Savoring the Simplicities while Mingling over Mimosas
How the Debonair Society Fed us the Finer Things
It’s a Sunday morning, and like a plethora of folks my age: I woke up entirely too late, I had a headache, was pretty hungry, and I would have been one hundred percent content laying in my bed for a couple of hours binge watching Netflix. My reminder went off that Dallas’ Debonair Society had their monthly Mingling over Mimosas event and with admitted hesitation I threw on some clothes and headed to the African American History Museum to attend — and I’m glad I did because the event fed everything I needed.
The first thing I noticed as I stepped foot in the venue was there was no program, no schedule of events, no announcements being read over the microphone — the event was the most ideal sense of perfectly simple. I say that with no negative connotation, it was an atmosphere of synergistic simplicity: subtle scents of great food, melodic neo soul, handfuls of mimosas, and gentle banter. It’s as if the event personified easy as Sunday morning.
As previously mentioned, the program was — a lack of a program. It allowed for natural conversation instead of forced, guided discussion that so many of the events I attend call for. It also put the onus of “getting what you want out of the event” on the attendees and not the host. If you were trying to network meeting the attendees was on you, if you wanted to sit back and listen to DJ Rosé play Erykah Badu — you were more than welcomed.
It was an event for everyone’s intentions and allowed for me to 1) feed my body and rejuvenate my spirit from the night before (because, hangover), 2) meet new individuals from the Dallas Metroplex that I haven’t previously run into, 3) reconnect with friends I haven't seen in a while, and 4) sit back and enjoy music that the local radio stations must have forgot existed.
Debonair Society’s foundation is rooted in giving back and serving in urban communities throughout Dallas. focusing on culturally savvy millennials the location for Mingling Over Mimosas was almost too perfect — the African American Museum.
Though the art galleries were closed for the event, it felt good knowing that we were at a place that was built to celebrate us as African Americans. It wasn’t necessarily the same as a Sunday brunch that your grandmother prepared after church service, but I would argue it was the next best thing.
Considering the location, the cause, and the community the Debonair Society did an impeccable job of curating the finer details to pull off the novel event. With a sense of “home,” conversation about our people and what we can do to continue to build bridges was natural, and our surrounding had a lot to do with that.
One of my favorite Dallas chefs, Chef Amber, held it down per usual. LeRouge Cuisine had everything from a fruit medley, to your southern chicken and waffles, grits, potatoes and made-to-order omelettes.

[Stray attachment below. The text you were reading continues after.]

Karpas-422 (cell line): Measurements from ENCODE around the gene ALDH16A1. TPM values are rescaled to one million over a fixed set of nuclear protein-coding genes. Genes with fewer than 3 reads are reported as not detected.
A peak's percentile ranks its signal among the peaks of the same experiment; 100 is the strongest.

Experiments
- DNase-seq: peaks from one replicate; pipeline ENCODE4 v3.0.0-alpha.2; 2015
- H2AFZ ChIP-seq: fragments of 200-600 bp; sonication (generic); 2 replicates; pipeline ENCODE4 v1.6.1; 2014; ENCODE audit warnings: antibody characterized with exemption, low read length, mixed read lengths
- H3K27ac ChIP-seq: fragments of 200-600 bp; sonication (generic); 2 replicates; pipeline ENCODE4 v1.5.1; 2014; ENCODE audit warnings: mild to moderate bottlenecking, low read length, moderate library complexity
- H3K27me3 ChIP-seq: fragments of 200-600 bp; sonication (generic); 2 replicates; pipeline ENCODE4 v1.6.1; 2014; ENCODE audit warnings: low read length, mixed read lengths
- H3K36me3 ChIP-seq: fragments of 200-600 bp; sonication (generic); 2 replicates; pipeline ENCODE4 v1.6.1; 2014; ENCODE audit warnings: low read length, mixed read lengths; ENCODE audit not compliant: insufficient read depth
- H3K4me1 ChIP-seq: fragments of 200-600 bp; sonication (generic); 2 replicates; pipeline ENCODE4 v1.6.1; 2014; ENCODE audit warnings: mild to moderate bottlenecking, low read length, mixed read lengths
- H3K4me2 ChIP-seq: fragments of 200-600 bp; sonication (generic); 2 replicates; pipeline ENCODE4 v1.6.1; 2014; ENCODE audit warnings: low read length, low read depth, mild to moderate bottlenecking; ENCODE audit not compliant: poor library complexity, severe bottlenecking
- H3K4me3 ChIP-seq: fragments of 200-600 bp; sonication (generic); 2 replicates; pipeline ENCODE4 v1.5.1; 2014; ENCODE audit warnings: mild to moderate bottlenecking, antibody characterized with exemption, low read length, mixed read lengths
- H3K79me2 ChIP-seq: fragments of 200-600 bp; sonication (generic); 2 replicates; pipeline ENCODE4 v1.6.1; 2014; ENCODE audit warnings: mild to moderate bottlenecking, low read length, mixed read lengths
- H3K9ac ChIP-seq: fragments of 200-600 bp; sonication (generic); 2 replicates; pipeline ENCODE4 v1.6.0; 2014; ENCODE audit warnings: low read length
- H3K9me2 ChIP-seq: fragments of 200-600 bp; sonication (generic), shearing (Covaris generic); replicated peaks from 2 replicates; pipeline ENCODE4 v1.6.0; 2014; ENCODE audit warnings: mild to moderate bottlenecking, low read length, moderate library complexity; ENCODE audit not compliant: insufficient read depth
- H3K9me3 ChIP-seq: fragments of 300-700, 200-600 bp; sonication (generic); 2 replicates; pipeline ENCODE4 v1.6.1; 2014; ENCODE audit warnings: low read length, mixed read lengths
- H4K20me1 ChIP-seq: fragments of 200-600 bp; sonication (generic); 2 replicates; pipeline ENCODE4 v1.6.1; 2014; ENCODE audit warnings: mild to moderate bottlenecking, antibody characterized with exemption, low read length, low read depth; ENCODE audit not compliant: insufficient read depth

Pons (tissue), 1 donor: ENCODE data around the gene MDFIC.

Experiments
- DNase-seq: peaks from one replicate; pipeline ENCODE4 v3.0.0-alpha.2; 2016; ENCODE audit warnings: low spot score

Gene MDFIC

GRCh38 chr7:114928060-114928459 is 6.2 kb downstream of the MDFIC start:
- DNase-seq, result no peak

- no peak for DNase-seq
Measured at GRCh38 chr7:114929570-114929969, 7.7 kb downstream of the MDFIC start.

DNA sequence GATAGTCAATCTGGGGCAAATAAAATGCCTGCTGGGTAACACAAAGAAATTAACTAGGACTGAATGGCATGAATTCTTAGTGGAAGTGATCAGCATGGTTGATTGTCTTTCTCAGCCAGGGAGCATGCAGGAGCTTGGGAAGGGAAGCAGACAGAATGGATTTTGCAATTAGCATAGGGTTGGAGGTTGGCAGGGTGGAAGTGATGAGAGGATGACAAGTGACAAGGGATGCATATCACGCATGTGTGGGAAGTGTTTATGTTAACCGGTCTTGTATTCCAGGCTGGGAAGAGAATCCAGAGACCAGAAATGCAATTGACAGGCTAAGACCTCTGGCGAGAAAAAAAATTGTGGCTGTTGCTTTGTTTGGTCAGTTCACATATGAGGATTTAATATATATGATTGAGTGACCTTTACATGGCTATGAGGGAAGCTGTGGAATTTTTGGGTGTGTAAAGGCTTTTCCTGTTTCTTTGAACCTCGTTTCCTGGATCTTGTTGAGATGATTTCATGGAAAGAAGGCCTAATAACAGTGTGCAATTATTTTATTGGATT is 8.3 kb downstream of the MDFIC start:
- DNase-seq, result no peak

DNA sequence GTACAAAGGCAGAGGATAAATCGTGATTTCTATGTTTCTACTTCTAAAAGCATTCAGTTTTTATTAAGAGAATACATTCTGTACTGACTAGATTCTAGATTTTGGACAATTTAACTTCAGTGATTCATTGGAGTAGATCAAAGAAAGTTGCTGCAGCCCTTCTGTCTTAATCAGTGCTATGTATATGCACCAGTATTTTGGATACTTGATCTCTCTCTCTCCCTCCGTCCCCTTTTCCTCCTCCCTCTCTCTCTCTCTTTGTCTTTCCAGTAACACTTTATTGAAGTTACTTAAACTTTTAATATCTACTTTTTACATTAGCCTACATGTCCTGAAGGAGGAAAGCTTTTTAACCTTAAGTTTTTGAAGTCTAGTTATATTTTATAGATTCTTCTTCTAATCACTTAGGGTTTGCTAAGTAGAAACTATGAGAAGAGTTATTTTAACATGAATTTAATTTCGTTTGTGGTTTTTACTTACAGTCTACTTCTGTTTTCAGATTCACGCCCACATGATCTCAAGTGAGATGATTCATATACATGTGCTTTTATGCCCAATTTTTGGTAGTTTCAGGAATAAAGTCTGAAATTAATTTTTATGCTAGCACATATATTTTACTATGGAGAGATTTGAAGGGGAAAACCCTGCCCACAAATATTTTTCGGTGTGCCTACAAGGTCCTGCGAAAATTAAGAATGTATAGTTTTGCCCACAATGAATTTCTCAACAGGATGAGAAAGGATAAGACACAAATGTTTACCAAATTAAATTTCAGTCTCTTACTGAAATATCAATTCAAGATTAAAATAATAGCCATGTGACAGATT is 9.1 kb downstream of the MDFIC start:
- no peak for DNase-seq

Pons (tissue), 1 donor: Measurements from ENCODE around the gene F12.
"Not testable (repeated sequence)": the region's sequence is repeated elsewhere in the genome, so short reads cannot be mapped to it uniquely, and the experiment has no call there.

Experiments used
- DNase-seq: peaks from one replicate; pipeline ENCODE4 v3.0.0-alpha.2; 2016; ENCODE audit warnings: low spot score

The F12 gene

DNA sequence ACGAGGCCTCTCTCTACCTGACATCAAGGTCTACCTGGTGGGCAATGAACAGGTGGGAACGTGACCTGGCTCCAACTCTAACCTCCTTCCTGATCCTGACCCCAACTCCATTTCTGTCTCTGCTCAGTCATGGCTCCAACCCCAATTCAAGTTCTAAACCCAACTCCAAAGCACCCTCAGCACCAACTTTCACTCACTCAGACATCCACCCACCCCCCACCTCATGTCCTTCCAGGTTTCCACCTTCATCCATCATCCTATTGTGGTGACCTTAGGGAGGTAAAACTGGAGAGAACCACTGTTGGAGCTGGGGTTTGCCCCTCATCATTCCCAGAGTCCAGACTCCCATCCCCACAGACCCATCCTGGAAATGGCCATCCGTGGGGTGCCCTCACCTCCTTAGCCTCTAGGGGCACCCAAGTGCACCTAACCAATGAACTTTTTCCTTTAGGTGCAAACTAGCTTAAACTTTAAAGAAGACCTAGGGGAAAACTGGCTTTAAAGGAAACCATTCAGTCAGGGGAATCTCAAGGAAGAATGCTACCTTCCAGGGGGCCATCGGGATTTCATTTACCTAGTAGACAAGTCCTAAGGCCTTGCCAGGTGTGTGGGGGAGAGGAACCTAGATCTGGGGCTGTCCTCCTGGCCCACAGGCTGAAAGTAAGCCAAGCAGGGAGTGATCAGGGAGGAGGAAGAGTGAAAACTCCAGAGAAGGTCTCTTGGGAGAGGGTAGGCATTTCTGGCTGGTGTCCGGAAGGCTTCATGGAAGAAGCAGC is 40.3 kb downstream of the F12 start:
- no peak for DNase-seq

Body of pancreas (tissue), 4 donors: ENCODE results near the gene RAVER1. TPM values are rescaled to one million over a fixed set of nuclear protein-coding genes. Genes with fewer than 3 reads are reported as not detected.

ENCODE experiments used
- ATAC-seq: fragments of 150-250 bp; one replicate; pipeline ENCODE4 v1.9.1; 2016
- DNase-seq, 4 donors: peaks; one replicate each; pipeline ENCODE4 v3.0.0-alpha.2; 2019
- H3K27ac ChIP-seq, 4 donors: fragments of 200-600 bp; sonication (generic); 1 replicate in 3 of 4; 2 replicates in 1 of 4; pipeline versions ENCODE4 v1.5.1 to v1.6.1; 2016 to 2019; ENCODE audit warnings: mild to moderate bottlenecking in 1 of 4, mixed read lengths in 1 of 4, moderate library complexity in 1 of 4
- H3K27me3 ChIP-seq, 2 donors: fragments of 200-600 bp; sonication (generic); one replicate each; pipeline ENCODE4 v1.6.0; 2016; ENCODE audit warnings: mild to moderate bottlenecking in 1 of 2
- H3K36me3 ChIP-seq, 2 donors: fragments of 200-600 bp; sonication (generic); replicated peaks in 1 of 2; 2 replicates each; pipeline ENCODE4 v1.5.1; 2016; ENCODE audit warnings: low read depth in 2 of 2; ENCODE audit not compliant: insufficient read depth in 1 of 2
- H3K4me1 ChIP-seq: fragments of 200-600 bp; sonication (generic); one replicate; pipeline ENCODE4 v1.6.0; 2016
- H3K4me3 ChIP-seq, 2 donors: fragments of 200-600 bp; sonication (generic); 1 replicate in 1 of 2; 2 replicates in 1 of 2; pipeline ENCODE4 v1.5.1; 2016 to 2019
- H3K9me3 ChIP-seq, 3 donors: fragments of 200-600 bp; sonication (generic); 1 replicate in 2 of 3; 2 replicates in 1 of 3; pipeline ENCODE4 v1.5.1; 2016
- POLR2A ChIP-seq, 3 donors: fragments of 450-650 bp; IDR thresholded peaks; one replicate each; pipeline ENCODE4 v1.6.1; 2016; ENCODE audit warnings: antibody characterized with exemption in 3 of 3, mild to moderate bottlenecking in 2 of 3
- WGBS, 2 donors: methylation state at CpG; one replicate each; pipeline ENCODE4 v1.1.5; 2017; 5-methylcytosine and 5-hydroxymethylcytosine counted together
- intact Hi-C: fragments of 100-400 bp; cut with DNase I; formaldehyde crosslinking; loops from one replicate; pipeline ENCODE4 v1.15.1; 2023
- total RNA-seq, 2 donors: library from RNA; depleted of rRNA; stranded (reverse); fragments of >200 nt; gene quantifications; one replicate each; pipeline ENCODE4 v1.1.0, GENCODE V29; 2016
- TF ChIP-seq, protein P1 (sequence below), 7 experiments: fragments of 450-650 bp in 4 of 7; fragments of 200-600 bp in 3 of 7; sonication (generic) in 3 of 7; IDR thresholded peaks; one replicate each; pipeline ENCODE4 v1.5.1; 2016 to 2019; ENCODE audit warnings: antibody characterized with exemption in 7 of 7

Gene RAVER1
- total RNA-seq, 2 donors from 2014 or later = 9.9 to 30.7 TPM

I can’t speak for all of the tables, but at mine plates were practically licked clean, bones were meatless, and there wasn’t an inkling of grit residue remaining. Though some events call for intricate and elaborate menus, what I appreciated most was, as mentioned previously, the simplistic nature of the food which left no stomach unfed.
If you know me (or if you read a fraction of my posts) you know I love a healthy compilation of the finer things in life, and by finer things, I mean mimosas. When I take a look at my generation, there are a few trends that I’ve come to know, one of which is: if you are worried about the turn out for you event, include a bottomless mimosa bar — and you’ll no longer have to worry.
Debonair Society’s heavy-handed bartenders were hard at work as they provided a handfuls of mimosas to the event attendees. From your classic orange juice, to strawberry, to grape (it was a first time for me, but won’t be a last), if you didn’t walk in with a smile on your face you most definitely walked out with one.
Have you ever had the distinct pleasure of biting into your chicken and waffles while DJ Rosé transitions from Anthony Hamilton’s Charlene to Lauryn Hill’s Nothing Even Matters? If you haven’t you either need to queue up your iTunes playlist or purchase your ticket to the next Mingling Over Mimosas. I’m pretty confident in saying my table simultaneously dropped our chicken and said a collective, “Whaaaaaaaat?”
In all honesty, the community at large was in a constant state of breaking into song and dance as our favorite ’90s and early 2000’s neo soul classics were in rotation over the speakers. If you were ever tired of talking, Debonair Socitey’s event gave you plenty to close your eyes and listen to.
DJ Rosé was showered with compliments as it’s not often where you can find the perfect “feel good” genre of music that everyone in attendance could appreciate.
One of the biggest “shock-and-awes” of the event was that there was a collision of networks, multi-generational, different industries, and different walks of life. It was refreshing, I think many of us get into the habit of attending numerous of events all to realize that it is the same people attending each and every one of them.
While Mingling over Mimosas I had the opportunity to connect with individuals who I had never met but lived right down the street from me. I had a couple of instances of the, “we follow each other on Instagram, right?” moments. We rubbed shoulders with the consistent passion pursuers that we often see at networking events.
What I appreciated most was the fact that multiple generations were represented, having the opportunity to discuss how quickly Dallas is changing for the better, the differing opinions on millennials, but most importantly sharing knowledge of lessons learned
The Debonair Society somehow created a trifecta that reconnected old friends, introduced new networks, and brought your social media followers to life.